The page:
|Other Names||Hamartin, Tuberous sclerosis 1 protein, TSC1, KIAA0243, TSC|
|Target/Specificity||The synthetic peptide sequence is selected from aa 592-605 of HUMAN TSC1|
|Format||Synthetic peptide was lyophilized with 100% acetonitrile and is supplied as a powder. Reconstitute with 0.1 ml DI water for a final concentration of 1 mg/ml.|
|Storage||Maintain refrigerated at 2-8°C for up to 6 months. For long term storage store at -20°C.|
|Precautions||This product is for research use only. Not for use in diagnostic or therapeutic procedures.|
|Function||In complex with TSC2, inhibits the nutrient-mediated or growth factor-stimulated phosphorylation of S6K1 and EIF4EBP1 by negatively regulating mTORC1 signaling (PubMed:12271141, PubMed:28215400). Seems not to be required for TSC2 GAP activity towards RHEB (PubMed:15340059). Implicated as a tumor suppressor. Involved in microtubule-mediated protein transport, but this seems to be due to unregulated mTOR signaling (By similarity). Acts as a co-chaperone for HSP90AA1 facilitating HSP90AA1 chaperoning of protein clients such as kinases, TSC2 and glucocorticoid receptor NR3C1 (PubMed:29127155). Increases ATP binding to HSP90AA1 and inhibits HSP90AA1 ATPase activity (PubMed:29127155). Competes with the activating co-chaperone AHSA1 for binding to HSP90AA1, thereby providing a reciprocal regulatory mechanism for chaperoning of client proteins (PubMed:29127155). Recruits TSC2 to HSP90AA1 and stabilizes TSC2 by preventing the interaction between TSC2 and ubiquitin ligase HERC1 (PubMed:16464865, PubMed:29127155).|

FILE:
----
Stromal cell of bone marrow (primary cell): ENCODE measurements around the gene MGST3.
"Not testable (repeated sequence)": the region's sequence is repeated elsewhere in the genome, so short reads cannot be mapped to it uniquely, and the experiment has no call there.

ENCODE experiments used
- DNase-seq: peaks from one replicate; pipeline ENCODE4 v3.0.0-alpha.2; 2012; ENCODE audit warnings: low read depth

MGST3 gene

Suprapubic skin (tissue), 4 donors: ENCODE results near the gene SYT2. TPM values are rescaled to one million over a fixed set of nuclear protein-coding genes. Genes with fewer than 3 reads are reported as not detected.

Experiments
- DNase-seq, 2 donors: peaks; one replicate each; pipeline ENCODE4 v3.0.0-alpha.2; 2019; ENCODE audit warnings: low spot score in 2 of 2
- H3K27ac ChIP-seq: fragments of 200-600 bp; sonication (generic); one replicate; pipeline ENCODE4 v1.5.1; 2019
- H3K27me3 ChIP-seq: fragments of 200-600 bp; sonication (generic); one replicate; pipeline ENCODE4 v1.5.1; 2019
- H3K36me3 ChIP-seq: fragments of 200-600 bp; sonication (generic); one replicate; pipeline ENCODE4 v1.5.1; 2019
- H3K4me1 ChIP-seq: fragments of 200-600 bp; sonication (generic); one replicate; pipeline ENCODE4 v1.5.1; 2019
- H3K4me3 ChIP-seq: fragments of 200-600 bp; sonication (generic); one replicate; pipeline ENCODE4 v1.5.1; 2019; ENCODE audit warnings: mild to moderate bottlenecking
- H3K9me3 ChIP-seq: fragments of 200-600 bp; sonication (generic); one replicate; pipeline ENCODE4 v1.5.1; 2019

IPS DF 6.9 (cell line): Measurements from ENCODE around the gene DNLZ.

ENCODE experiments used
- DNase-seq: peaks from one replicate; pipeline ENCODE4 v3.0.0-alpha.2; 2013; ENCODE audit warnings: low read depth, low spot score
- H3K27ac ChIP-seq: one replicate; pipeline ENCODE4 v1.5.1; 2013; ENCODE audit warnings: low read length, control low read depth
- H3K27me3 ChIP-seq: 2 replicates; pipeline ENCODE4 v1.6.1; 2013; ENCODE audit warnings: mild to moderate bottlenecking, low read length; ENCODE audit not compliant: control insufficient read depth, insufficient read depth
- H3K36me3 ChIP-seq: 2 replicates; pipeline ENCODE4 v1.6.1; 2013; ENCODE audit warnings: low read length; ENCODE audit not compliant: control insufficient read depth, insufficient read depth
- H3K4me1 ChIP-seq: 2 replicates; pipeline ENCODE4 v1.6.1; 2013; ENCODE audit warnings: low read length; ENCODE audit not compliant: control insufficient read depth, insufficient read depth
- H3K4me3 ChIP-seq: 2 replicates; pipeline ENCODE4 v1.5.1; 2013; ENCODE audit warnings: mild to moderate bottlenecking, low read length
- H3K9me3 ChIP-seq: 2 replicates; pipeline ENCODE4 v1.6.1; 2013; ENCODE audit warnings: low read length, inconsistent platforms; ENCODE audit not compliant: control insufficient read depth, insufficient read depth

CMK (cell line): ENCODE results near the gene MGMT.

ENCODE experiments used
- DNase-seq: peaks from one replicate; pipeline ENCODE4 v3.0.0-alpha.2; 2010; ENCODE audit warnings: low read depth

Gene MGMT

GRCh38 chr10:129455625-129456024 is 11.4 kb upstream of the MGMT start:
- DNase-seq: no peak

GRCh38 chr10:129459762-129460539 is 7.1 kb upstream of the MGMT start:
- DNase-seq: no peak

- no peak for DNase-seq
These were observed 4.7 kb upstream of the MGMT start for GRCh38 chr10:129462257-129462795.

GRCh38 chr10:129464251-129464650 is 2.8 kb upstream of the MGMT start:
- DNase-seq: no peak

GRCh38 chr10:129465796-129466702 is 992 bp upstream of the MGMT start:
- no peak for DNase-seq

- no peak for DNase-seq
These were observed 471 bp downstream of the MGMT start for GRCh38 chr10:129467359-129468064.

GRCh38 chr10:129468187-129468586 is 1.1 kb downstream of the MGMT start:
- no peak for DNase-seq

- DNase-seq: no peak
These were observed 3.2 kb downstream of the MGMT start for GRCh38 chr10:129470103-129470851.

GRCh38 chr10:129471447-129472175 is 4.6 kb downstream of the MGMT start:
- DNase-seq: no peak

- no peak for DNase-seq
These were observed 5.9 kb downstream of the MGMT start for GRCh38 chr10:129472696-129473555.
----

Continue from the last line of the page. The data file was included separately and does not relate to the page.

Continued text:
|Cellular Location||Cytoplasm. Membrane; Peripheral membrane protein. Note=At steady state found in association with membranes.|
|Tissue Location||Highly expressed in skeletal muscle, followed by heart, brain, placenta, pancreas, lung, liver and kidney. Also expressed in embryonic kidney cells|
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Provided below are standard protocols that you may find useful for product applications.
This gene encodes a growth inhibitory protein thought to play a role in the stabilization of tuberin. Mutations in this gene have been associated with tuberous sclerosis. Alternative splicing results in multiple transcript variants.
Hoogeveen-Westerveld, M., et al. Biochim. Biophys. Acta 1802(9):774-781(2010)
Mehta, M.S., et al. Breast Cancer Res. Treat. (2010) In press :
Mieulet, V., et al. Trends Mol Med 16(7):329-335(2010)
Liu, C.Y., et al. Carcinogenesis 31(7):1259-1263(2010)
Guo, L., et al. Acta Biochim. Biophys. Sin. (Shanghai) 42(4):266-273(2010)
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